This is our shortest day. We get a late start and arrive early after crossing Disautel and Loup Loup passes. This road is so great! As we came down off one of the passes, my GPS urged me to make a U Turn and do it again! This is not a lie; it’s the honest truth!
One of our trepidations about radio headsets derives from the fact that my daughter sings when we ride. As we cross Sherman Pass she breaks out in a spirited rendition of John Denver’s ‘Thank God I’m a Country Boy.’ We all chime in, our faulty memories filling in the gaps between the lines we know, with lyrics that seem plausible under the circumstances. I truly hope there are sentient, advanced beings living on other planets orbiting other stars. I truly hope our radio waves reach them. And I would truly love to be a fly on the wall watching them try to make sense of this mash up.
Back in Twisp, we wander down to Blue Star to get coffee and stop in a grocery store for electrolyte replacements and snacks. We pass a quiet afternoon on the deck of the Twisp River Suites with Ruination IPA, chips and salsa. At the desk, they recommend La Fonda Lopez for dinner. It’s a tiny Mexican place, and I risk ordering paella. It was wonderful and the closest to real Spanish paella I’ve ever eaten in a restaurant in America. (Recommandé par Les Canards Sauvages!)
The owner of the hotel has run a gas pipe down to a fire pit by the river. He fires up the fire pit and we sit around the fire in the gathering dusk, spit and tell lies as they say. He brings down a couple of big bottles of wine, compliments of the house, and we meet two other guests, Steve and Sheri, who are bicycling across the country. They are retired, sixty-something, fit and excited to be at the beginning of their ride. We are all interested in each other’s stories and soon it’s pitch dark as we wander back to our rooms to sleep.
This is a longish day over a terrific highway, the North Cascades Highway. If you’ve ever ridden or driven it, you know what I mean. If not, that’s the only way you’ll truly understand.
As we’re riding I fantasize about the reactions of people in approaching cars. I imagine a late twenties guy in an older model pickup reacting to our freedom and sense of adventure. An ‘emotion bubble’ blooms around him, bright shimmering green, equal parts envy and vicarious enjoyment of our riding pleasure. I imagine a late forties gal, probably a spinster, driving something sensible, maybe a Taurus with 111,000 miles on the odometer. She’s blooming with an angry orange ‘emotion bubble’ because by day five we’re a little scruffy, we’re faster than she thinks prudent, way to close together in our staggered trail formation – we’re that kind of rider. Maybe she’s jealous because she’s never had an adventure of any kind in her life. We chat about my fanciful ‘emotion bubbles,’ and for the rest of the trip call out green and orange for the cars we approach or pass.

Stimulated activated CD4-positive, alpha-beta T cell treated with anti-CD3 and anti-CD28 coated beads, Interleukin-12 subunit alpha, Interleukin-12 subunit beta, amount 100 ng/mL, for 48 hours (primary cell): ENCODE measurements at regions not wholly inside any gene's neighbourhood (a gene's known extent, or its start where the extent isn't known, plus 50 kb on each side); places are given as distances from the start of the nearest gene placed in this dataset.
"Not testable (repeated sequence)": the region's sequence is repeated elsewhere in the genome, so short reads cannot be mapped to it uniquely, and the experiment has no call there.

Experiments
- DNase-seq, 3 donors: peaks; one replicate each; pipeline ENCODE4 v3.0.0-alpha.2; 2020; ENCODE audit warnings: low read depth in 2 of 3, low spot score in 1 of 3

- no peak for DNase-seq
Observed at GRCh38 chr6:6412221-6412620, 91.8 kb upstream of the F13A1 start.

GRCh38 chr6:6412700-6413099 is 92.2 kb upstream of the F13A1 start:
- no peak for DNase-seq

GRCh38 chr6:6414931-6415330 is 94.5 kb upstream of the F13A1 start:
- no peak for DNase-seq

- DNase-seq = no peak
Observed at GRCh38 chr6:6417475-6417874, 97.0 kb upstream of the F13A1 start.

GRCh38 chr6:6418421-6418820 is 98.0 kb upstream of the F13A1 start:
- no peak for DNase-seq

Maybe I think too much. And when did we become that kind of rider?
Note: At the end of May, six riders participated in the annual Nick B Brown Birthday Motorcycle Tour. This year we visited “the forgotten corner” of Washington. A big thanks to my dad for taking the time to write and allow me to publish the following story. Part 1 covers the pre-ride details. Stay tuned for the rest of the story…
I get an email from my daughter suggesting we reprise our Nine Pass Tour from last year:
Here’s a tentative plan for a NBB 40th birthday ride. We were thinking leave on Friday, return on Tuesday. What do you think?
Day 1: Home to Twisp
195 miles, 4 hours
Day 2: Twisp to Colville
208 miles, 6 hours
Over Loup Loup Pass; n on 97 to Tonasket; DH 34 to Oroville; DH 11 to Curlew; DH 50 to Hwy 395; S on DH 65 to Kettle Falls; E on Hwy 20 to Colville
Day 3: Colville to Republic
236 miles, 7 hours
DH 14 to Tiger; N to Metaline Falls; S on Sullivan Lake Road to Le Clerc Creek Rd (east side of river); Newport; Chewelah via Flowery Trail Rd; N on f Hwy 395 to Colville; Kettle Falls; Republic via Sherman Pass
Day 4: Republic to Twisp
155 miles; 4 hours
Day 5: Twisp to home
195 miles; 4 hours
And I get an email to “The Usual Suspects” from my son-in-law:
We’re doing another NBB birthday motorcycle trip this year, but we’re adding two days in honor of my 40th birthday and to give us time to explore some pretty cool-looking roads in northeastern Washington. I’m even going to wash my bike for the occasion!
The dates are Friday, May 24th, through Tuesday, May 28th.
We’re roaming from town to town on this, so it’s probably easiest to make your own lodging arrangements, but I expect we can certainly meet up for post-ride refreshments and food. Of course, these towns are small so we’ll all end up in the same place anyway.